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Vol. 9, No. 2, 2010
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Robert J. Lewis
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Charles Lewis
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Michael Albert
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from the blogosphere





David Lieber is a communications writer, translator, catophile and occasional blogger.

© David LieberThere's been a lot of talk on TV and in the press about how “dignified" Haitians have been in the aftermath of their recent catastrophe.

But my dictionary defines dignity as "the state or quality of being worthy of honour or respect."

So exactly how did those journalists view Haitians before the earthquake? Did they imagine that only some thin membrane of social order prevented the population from reverting to cannibalism?

And what's all this about "shoddy construction" and "building codes?" Were they really so unaware of the trade-offs likely when the average annual income is $1300 -- for food, clothing and earthquake-proof construction?

And why would anyone assume dignity to be in short supply in the poorest country in the Western hemisphere? Unless totally absent -- which it often is, conspicuously, in the developed world -- dignity should be correspondingly more plentiful in Haiti, under the circumstances. Poverty, tragedy and dignity have worked together very well, every day, throughout the Third World for several hundred years. © David Lieber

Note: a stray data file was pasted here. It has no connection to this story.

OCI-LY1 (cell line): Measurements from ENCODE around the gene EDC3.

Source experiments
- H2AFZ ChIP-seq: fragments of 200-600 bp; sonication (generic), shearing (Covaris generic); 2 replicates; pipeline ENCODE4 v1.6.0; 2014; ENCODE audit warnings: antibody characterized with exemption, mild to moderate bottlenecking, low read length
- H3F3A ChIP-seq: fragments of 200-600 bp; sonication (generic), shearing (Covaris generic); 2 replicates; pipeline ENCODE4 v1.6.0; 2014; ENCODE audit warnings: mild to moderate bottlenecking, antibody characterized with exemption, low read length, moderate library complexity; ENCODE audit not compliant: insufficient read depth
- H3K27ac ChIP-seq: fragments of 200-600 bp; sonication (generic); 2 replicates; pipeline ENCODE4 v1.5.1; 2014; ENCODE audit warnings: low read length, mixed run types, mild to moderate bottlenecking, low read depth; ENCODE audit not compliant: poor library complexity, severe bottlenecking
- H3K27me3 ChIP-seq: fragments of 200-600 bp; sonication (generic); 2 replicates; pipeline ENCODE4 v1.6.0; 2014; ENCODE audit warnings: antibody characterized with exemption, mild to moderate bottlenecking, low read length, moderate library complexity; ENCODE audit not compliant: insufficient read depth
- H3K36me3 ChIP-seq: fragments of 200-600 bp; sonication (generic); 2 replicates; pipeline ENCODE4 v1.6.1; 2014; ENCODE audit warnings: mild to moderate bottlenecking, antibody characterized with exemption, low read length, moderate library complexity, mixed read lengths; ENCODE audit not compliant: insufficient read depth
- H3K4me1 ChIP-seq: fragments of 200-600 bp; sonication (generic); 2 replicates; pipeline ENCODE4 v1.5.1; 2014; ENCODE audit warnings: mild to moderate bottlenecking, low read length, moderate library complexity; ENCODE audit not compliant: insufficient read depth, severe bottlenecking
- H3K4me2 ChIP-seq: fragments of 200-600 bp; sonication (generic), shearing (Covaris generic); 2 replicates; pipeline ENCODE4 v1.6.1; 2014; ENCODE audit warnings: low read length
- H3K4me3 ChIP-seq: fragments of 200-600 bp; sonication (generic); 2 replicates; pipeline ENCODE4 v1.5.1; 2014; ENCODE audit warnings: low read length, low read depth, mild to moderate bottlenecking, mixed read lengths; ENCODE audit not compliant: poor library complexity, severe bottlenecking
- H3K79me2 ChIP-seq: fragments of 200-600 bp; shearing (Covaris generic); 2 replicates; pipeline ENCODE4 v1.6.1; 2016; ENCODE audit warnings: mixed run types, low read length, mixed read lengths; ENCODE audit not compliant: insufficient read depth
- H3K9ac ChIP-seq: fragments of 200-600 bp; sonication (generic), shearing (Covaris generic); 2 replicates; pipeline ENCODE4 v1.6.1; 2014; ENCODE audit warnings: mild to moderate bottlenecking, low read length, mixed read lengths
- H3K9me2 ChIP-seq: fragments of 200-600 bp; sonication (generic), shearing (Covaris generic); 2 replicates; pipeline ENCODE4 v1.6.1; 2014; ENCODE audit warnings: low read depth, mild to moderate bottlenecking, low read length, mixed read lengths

That's conjecture, of course, since I've never been confined to such circumstances. But I imagine I'd find the dignity necessary to endure them -- unless I’m just taking my dignity for granted, like those journalists.

I doubt Haitians are any more remarkably dignified today than they were before the earthquake. And I'm certain they're no less so than when, in 1791, they stood up to their masters and said, “Enough of this! We cleared the land, we planted the sugar, we tended it, we cut it down, we carried it to your ships and made you wealthy. It's we who've made you rich but we won’t be owned by anyone anymore. This land belongs to us from now on, not you. Get out!”

© David LieberIn fact, it would be more logical to assume Haitians’ dignity, having successfully risen from servitude to victoriously repel the European powers who had enslaved them, and to whom they actually paid restitution -- as if guilty of some wrongdoing -- with cash they couldn't afford over a period of 150 years.

Equally telling about the Haitian character, in my opinion, is the dignity they naturally accord others. English-speaking people regularly mispronounce the name of the country ‘HAY-tee.’ But the Haitian Creole word is spelled ‘Ayiti,’ which has three syllables, not two. And that word, itself, comes from the original Arawak Indians’ name for the island that was once theirs alone. It simply means ‘tall mountains’ or ‘land of tall mountains.’ Ha-i-ti.

I find that significant. Very few Arawak Indians would have been left by the time Haiti became the first independent country in the New World, so they could hardly have been in a position to insist what the name of the new country would be. But by choosing that name, the former slaves chose to dignify the memory of the original inhabitants of the island who'd been decimated, like so many of their own, and by the same colonizers.

© David LieberI know less about Haiti and the details of its current situation than the breathless journalists of CNN who've now officially pronounced Haitians to be "dignified" in their suffering. But what they were telling us, had they thought about it, should have been, “Haitians have remained dignified in their suffering.”